Qc’s Pieter Rossouw
After four years and 55 events, party impresario Pieter Rossouw has decided to bring the Qc journey to an end. “It’s time to let the old girl go,” says Rossouw wistfully. “There’s very little one can do to reinvent the brand.”
Rossouw’s monthly Qc parties will perhaps be best remembered for taking the gay clubbing scene out of the Joburg city centre and excising its largely underground sensibility in an attempt to offer a more sophisticated option for partygoers.
It’s since undoubtedly become one of the longest-lasting and best-known gay party brands in South Africa.
The first Qc bash, in June 2006, was held at the city’s most upmarket nightclub, Taboo, and went on to travel to various venues in posh Sandton and other northern suburbs in the city. Most of these clubs were straight venues that had never before seen a gay audience. And, instead of the usual t-shirts and trainers, dress shirts and smart shoes were de rigueur.
While many saw it as a breath of fresh air and a positive move towards the mainstream, others scoffed at the parties and the sometimes affected crowd that they attracted. “Some people accuse Qc of being pretentious. Well, if dressing up and making an effort is pretentious then that’s what it was,” asserts Rossouw.
Ironically, he aknowledges that the gay clubbing scene has now become overly commercialised and has lost its edge. “It’s all bubblegum music now. Gay clubs used to be hedonistic and trend-setting. It’s where new music was heard first. We’ve lost that, and the younger generation has never been exposed to that.”
The gradual but ongoing decrease in numbers at the last few Qc parties can’t be ignored, but Rossouw says that the events have nevertheless remained profitable. He admits however, that he’s somewhat tired of trying to come up with something new every month.
“It’s difficult to get people to dress up – and they always did for the White Ball…”
He says that he will instead focus on three or so stand-alone events during the year that will allow him to plan bigger and more spectacular parties. Each will have their own individual identity – along the lines of the highly successful annual Fireman’s Ball; a spin-off of the Qc parties (and one that will continue). He mentions that his first new bash will most likely happen in June, but won’t divulge any details.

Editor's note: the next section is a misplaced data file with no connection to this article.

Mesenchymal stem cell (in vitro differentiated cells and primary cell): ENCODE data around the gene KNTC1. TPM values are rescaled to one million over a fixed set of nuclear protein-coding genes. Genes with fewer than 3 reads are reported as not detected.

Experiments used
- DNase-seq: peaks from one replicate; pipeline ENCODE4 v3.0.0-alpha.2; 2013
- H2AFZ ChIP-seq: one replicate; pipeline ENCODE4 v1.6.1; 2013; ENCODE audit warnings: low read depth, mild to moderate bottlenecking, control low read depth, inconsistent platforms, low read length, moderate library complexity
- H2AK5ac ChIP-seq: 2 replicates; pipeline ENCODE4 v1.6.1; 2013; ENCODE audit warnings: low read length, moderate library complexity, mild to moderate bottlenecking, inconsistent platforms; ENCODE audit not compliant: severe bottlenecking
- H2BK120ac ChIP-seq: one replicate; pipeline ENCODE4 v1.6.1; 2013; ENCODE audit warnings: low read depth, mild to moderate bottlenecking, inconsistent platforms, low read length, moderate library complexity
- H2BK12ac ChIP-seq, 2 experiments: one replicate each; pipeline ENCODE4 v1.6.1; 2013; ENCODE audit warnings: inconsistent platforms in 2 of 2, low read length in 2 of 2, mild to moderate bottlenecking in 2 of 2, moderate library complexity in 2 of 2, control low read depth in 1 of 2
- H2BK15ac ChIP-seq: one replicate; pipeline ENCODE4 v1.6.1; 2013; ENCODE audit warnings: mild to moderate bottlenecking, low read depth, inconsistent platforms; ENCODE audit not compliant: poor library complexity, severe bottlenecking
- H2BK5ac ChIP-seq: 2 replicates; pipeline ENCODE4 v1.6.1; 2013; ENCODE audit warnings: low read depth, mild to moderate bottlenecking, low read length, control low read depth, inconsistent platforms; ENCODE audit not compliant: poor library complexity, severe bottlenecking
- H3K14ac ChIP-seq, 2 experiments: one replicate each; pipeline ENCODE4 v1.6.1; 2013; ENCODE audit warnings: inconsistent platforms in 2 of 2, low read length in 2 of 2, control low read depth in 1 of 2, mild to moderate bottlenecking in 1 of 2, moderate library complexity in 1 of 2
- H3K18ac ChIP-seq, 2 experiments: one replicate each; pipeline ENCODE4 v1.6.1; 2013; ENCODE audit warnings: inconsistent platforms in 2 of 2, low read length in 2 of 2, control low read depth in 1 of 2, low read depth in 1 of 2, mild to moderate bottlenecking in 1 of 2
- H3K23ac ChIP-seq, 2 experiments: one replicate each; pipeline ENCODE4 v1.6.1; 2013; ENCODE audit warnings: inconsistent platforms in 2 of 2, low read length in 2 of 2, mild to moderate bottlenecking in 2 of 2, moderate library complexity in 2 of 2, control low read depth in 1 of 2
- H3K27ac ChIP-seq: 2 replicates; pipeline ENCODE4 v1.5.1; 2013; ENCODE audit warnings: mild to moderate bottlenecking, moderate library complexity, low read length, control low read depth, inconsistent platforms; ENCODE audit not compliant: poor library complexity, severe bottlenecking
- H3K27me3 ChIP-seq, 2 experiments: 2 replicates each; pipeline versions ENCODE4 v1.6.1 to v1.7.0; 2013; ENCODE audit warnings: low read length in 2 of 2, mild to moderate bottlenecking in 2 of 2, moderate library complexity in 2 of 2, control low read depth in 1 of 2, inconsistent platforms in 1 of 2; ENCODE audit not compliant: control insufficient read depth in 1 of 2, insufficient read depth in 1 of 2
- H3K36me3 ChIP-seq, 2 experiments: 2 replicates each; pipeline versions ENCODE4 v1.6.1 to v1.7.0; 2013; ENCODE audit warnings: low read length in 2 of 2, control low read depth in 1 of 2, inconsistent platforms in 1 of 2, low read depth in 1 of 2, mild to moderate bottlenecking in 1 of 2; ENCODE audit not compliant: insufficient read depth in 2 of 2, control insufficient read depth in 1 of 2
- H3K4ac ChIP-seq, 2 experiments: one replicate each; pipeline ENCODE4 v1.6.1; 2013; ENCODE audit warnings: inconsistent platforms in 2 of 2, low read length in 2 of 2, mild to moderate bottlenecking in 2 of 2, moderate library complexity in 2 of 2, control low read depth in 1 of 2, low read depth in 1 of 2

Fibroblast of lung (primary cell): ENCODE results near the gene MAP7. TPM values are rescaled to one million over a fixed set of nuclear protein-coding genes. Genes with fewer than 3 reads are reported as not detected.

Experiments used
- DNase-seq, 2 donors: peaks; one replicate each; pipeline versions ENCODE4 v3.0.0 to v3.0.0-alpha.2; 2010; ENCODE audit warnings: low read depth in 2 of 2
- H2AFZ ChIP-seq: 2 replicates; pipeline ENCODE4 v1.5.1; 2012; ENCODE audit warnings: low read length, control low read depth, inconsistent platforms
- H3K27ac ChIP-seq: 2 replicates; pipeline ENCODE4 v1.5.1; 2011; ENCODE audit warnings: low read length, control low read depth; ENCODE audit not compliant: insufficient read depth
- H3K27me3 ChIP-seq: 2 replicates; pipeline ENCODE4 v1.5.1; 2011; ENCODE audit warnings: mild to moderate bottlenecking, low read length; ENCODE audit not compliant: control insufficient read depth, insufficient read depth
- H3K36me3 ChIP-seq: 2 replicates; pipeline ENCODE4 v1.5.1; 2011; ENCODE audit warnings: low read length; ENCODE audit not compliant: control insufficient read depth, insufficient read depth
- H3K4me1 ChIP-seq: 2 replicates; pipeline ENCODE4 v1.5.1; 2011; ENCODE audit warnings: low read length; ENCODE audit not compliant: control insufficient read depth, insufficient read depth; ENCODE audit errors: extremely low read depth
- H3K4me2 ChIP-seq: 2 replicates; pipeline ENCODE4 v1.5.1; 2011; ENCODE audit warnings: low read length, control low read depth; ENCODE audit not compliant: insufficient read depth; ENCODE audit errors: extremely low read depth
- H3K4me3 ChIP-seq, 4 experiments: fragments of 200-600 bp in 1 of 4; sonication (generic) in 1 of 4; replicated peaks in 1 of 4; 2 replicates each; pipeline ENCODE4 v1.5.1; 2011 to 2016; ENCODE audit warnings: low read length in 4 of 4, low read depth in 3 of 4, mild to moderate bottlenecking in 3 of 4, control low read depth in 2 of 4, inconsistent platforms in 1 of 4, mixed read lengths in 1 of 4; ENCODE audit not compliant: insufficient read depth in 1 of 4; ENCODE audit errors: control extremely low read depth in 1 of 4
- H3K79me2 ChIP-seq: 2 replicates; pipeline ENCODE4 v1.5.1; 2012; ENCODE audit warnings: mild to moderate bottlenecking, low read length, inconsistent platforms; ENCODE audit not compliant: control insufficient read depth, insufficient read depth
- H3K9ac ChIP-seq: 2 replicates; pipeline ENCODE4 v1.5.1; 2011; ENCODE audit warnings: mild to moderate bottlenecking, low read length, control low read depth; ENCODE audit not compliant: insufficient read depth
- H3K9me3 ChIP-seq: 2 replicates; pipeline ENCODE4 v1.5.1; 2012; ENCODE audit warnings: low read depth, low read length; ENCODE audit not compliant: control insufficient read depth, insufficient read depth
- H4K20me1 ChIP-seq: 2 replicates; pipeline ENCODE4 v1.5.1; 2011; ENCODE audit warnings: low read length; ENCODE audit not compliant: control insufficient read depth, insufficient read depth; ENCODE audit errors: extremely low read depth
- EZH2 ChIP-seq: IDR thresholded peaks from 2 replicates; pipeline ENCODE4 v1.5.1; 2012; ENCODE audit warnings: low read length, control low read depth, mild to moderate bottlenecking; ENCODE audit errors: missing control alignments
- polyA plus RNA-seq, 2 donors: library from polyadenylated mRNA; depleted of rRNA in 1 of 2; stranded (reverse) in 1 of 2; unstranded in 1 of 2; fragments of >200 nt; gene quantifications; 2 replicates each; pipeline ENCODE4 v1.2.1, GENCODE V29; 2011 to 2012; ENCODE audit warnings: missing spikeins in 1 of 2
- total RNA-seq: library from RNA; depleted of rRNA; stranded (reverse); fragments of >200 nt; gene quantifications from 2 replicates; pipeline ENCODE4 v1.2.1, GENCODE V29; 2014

When asked which were his most memorable Qc parties, Rossouw takes a while to respond. “I think the Mamba Sexiest Man party at Taboo [in 2006]… It was the biggest at the time and first time we used bigger name DJs.” He also mentions the annual Qc White Ball with a smile: “It’s difficult to get people to dress up – and they always did for the White Ball.”
And low points? “I think it was the other spinoffs that didn’t take off. Like the Sunday afternoon events at FTV and the live shows at Ami.”
The Qc White Ball in 2007.
Asked if he would ever consider opening a club, Rossouw shakes his head. “It’s a huge investment. And the liquor laws have changed. It’s so difficult to get a liquor license now – up to six to eight months. And you must be operational during that time to get it.
“Plus, events are where my head has always been at. The daily operation of a club can be a grind, to be honest,” he adds.
The final Qc party on Monday 26 April will feature a one-on-one “duel” between DJs Morne and Stuart Hillary. “Over the years they have stood out and have kind of been our residents,” he explains.
It promises to be nostalgic event for Rossouw – and for many partygoers. “A lot of people had good times at the parties. Some met their boyfriends at Qc. It affected a lot of people over the years. There are memories…” he says.
The final Qc party takes place on Monday 26 April (Tuesday is a public holiday) at Latinova, Rosebank. Go to the Facebook page for more info.